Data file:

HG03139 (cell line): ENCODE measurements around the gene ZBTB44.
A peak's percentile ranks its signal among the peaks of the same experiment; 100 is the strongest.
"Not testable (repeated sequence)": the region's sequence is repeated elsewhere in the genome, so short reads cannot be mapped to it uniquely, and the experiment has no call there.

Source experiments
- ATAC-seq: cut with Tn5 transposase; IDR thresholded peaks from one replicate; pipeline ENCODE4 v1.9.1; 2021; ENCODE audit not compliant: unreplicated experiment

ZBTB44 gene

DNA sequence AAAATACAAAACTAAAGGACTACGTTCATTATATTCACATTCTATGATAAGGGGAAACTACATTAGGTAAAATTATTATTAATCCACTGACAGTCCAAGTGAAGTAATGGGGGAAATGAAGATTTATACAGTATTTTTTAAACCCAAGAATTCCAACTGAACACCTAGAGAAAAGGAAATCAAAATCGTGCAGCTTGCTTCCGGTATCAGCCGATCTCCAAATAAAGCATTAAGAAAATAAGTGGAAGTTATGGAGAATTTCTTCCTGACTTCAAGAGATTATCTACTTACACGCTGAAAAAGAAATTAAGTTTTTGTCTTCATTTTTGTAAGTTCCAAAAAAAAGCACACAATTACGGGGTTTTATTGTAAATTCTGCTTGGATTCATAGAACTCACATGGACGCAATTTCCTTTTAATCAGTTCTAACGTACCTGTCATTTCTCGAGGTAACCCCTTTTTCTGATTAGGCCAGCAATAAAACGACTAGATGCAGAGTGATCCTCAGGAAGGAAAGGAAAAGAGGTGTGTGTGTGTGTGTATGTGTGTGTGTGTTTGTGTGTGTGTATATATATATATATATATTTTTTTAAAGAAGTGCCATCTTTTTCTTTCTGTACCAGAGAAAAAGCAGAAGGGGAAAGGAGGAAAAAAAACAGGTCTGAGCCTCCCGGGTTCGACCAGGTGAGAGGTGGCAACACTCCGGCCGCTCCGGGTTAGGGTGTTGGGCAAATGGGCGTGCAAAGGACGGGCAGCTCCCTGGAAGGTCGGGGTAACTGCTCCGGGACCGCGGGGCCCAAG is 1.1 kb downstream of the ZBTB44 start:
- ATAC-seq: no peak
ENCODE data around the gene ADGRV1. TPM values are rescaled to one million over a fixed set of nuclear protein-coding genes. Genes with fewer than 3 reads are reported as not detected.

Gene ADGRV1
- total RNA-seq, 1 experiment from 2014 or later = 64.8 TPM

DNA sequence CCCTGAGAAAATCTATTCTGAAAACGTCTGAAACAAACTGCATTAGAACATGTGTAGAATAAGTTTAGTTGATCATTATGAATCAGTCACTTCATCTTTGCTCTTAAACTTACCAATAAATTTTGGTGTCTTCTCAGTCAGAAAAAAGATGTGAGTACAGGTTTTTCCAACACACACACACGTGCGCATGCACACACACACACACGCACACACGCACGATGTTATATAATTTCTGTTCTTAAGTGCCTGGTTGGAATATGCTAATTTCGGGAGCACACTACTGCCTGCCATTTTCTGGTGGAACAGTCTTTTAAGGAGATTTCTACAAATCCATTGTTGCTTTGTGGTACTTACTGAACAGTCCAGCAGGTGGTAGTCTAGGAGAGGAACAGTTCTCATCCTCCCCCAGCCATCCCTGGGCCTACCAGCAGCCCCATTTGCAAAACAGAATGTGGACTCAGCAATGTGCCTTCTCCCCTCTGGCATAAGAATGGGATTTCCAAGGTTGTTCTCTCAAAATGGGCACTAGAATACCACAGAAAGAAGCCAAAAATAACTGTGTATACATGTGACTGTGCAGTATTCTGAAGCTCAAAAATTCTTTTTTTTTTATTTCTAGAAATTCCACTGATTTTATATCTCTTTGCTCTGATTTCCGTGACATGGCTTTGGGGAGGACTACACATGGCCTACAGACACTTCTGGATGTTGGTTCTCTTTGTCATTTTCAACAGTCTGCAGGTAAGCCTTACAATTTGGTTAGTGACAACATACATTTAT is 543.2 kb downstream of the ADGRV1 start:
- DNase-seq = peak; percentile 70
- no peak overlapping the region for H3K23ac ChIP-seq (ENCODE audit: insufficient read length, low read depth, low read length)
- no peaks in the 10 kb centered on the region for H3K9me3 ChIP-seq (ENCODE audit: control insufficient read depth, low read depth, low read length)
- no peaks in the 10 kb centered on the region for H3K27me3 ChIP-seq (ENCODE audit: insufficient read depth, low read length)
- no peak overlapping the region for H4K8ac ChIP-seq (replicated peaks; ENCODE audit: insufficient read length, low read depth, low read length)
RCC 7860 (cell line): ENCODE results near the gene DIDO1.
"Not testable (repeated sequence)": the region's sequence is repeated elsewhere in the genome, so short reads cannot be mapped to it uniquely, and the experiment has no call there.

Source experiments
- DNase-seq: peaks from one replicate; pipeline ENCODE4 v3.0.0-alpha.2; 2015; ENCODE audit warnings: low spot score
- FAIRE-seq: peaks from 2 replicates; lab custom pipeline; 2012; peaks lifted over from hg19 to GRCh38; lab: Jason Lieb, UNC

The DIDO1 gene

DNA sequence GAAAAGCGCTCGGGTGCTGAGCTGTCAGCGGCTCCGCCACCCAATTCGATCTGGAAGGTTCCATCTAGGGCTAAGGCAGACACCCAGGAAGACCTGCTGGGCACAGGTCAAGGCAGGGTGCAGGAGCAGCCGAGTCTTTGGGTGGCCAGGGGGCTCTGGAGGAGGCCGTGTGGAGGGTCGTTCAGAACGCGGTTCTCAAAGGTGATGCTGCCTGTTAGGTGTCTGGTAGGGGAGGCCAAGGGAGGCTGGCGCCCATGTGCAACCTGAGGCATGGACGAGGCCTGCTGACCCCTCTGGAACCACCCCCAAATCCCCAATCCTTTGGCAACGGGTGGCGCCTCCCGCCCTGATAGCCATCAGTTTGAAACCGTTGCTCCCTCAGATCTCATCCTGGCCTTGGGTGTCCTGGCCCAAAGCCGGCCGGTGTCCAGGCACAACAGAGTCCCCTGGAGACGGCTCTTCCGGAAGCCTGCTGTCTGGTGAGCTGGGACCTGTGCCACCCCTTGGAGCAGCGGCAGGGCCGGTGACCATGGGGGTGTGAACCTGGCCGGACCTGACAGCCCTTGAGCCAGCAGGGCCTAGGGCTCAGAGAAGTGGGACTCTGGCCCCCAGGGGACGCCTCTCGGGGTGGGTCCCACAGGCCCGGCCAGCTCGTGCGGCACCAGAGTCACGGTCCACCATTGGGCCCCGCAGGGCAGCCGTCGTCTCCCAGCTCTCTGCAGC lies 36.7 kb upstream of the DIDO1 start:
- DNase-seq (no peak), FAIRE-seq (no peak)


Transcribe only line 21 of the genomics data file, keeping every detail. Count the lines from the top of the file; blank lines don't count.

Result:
- DNase-seq: peaks from one replicate; pipeline ENCODE4 v3.0.0-alpha.2; 2015; ENCODE audit warnings: low spot score